Five-minute girlfriend. This is what Jett signs up for when she meets Adrian and his band Arabella at beach music festival Summer Storm. One kiss and the attraction is too electric to ignore, but Jett has no room for love and Adrian is Mr. Relationship who’s getting over his recent breakup. The solution? Keep it simple. Keep it casual. For three months (that’s the rule about breakups, right?), Jett helps Adrian move on and Adrian shows up on Jett’s bed whenever she wants.
Then the three months are up and neither of them are in a hurry to be the first to leave. Does Jett walk away from a potential disaster or does she finally let someone into her closely-guarded heart?
Feels Like Summer is achingly swoony, relatable, and authentic. I was squealing and fangirling over it while reading. It was a wondrous experience. Once again, Six de los Reyes delivers. If you love a well-balanced romance with a trope, “everything is fun and games until someone fall in love vibes,” you’re looking at the right book.
The story follows Jett, who was roped into pretending to be the girlfriend of Arabella’s front man Adrian, for five minutes. It was one kiss that ignited it all. As a result, Jett and Adrian have decided to form a beneficial no-strings-attached relationship. The expiration is three months. You can expect steamy scenes and two people who’s trying their very best not to form an intimate attachment to each other.
Feels Like Summer is an instant reliever for me. It has the perfect background setting which is summer in the Philippines. (Mind you, the heat will kill heal you!) The ambiance will sweetly tug you and it’s accompanied by elegant compositions. Who can resist that? I also love de los Reyes’s rhymical writing.
However, it was the main character that speaks to me. Jett is similar to Rhys from de los Reyes’s debut novel, Just for the Record. They both have the sexy, mysterious, intimidating aura that flickers around them. The only difference is that Jett is candid and she’s not afraid to be forthright about how she operates, I admire that. She has made it into my favorite contemporary heroines. She’s daring and independent. Everyone wants to be half as good as her. I love her.
I can’t really talk about the romance without spoiling the whole arc of the book. Though, I really love that Feels Like Summer didn’t employ the usual romance ploy for f and m pairings. In this case, the female character is more in control and she’s not “clingy.” (There’s no bad connotation towards that word, js) I’m putting it out there: this is the steamiest romance book ever. I conceded.
For all my talk about not being the damsel in distress, it turns out I’m the one who has to snap out of the eternal loop of freaking out. That the truth is, I’m the one who’s afraid of losing myself by being with someone. That weird feelings bring out the weird in me.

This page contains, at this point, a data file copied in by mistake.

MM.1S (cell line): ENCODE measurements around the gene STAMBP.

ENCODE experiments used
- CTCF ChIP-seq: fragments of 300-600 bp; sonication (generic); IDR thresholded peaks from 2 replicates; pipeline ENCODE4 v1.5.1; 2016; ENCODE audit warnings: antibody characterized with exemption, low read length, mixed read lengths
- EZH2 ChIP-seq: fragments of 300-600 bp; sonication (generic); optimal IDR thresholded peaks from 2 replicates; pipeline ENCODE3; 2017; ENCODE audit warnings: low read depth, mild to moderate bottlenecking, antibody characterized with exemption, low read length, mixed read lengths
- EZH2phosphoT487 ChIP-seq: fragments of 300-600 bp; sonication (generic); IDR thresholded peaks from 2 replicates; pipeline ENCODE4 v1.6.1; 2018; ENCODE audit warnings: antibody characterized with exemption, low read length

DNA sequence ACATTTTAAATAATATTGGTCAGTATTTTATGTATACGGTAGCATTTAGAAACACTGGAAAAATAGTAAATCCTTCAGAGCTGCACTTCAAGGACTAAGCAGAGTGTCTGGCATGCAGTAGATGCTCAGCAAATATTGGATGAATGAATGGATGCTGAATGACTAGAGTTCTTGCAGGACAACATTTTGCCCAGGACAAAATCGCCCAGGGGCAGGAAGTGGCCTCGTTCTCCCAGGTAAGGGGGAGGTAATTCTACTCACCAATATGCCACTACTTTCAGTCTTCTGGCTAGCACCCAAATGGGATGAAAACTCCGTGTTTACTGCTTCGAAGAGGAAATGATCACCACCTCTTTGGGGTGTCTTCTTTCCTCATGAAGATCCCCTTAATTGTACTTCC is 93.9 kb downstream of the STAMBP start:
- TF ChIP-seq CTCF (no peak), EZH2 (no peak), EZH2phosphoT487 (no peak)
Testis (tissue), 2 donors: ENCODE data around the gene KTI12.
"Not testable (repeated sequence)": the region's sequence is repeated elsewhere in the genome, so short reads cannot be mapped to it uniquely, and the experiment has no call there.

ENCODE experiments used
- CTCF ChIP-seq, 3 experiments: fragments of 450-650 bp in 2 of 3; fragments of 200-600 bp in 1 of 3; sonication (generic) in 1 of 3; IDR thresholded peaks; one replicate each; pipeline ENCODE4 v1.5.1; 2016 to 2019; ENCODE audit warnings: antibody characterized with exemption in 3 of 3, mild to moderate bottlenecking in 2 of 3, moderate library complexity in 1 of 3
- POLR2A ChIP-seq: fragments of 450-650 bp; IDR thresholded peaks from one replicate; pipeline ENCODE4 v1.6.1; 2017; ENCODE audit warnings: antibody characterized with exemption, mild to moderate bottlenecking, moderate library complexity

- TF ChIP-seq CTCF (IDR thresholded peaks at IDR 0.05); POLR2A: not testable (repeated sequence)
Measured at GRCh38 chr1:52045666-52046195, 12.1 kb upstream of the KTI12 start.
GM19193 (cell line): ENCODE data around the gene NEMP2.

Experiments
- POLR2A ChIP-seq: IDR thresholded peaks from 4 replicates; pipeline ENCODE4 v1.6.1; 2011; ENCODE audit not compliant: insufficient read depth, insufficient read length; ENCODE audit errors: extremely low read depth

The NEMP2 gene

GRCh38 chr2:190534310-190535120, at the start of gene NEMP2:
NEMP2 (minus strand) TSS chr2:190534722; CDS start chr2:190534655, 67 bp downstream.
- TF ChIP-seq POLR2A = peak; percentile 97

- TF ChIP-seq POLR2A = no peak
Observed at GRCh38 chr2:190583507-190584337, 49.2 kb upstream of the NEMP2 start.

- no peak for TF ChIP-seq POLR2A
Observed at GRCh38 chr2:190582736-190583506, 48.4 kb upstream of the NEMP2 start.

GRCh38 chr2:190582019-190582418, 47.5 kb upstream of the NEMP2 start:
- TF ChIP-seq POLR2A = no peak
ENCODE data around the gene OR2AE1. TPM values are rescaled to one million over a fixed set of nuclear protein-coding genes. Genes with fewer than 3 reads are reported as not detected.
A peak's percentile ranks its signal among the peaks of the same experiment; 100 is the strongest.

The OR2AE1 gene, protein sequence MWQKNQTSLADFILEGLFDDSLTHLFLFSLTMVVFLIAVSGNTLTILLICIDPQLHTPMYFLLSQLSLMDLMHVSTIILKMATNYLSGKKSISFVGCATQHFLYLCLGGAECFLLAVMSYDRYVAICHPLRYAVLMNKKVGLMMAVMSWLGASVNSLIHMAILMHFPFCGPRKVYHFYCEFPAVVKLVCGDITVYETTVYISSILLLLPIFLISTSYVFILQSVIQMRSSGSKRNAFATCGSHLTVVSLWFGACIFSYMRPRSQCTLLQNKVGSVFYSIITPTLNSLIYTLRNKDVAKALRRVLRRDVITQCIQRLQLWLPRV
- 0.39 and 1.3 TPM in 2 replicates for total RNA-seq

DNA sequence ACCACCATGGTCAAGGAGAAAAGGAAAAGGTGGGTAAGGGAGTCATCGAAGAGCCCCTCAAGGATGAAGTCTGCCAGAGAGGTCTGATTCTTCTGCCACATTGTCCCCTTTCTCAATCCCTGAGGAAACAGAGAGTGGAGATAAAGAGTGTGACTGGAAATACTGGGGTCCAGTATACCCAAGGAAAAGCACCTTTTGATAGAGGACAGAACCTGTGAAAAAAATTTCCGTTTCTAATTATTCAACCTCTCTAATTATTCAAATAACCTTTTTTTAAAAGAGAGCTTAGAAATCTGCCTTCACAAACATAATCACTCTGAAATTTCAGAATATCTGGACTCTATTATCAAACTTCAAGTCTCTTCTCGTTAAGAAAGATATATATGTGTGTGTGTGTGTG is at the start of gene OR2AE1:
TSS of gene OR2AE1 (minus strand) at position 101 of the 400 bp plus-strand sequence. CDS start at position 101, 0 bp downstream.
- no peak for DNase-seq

But the damsel still saves herself in this story.
It’s rewarding to see Jett explicitly say she saved herself and romance didn’t complete her or made her feel any less broken. We need a gentle reminder every now and then. That’s incredibly important, given how a lot of non-romance readers tend to discredit the growth of female characters because they think romance comprises the character’s other qualities. I can manage to separate their journey to their significant others and I hope everyone could as well.
I’m just all heart eyes for this book. I love, love the fun tempo of the plot. There’s banter, friendship dynamics, and a hot otp. Props to de los Reyes because the ex-girlfriend made an appearance in the story. There was an apparent tension at the beginning, and it wasn’t handled in a misogynist way. However, the break up was crafted as a difference of circumstances which is quite similar to the plot-line of Songs of Our Break Up. I like that Jett also admitted that she could’ve been friends with the ex in another lifetime because she was very courageous for following her heart.
In addition, the heroine has an internet best-friend. Hooray! It was portrayed in a non-shallow way. I couldn’t ask for anything better in terms of prominent female friendship and characters on the page.
Lastly, there are several relevant issues embedded such as awkward firsts, men who are willing to admit their weaknesses, women having awful monthly menstruation. It’s not just cramping and bleeding for most, sometimes it can be more serious than that.
The icing on top is the pop culture reference of #romanceclass books. If you’re a fan of Playlist series by Jay E. Tria, then you’re going to love this book. You also would really want to read this for several reasons, like crossover. I won’t indulge more unless I’m at a gun point though, there’s a lot of screaming on my part. Feels like Summer easily became my favorite romance book of all time.
Review also posted at Goodreads and Amazon.